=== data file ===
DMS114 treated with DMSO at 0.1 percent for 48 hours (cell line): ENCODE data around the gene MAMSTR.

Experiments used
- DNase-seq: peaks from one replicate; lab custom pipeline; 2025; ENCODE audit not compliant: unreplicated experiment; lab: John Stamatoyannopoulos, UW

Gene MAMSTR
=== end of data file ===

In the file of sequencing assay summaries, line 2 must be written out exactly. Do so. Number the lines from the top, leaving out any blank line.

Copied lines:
Experiments used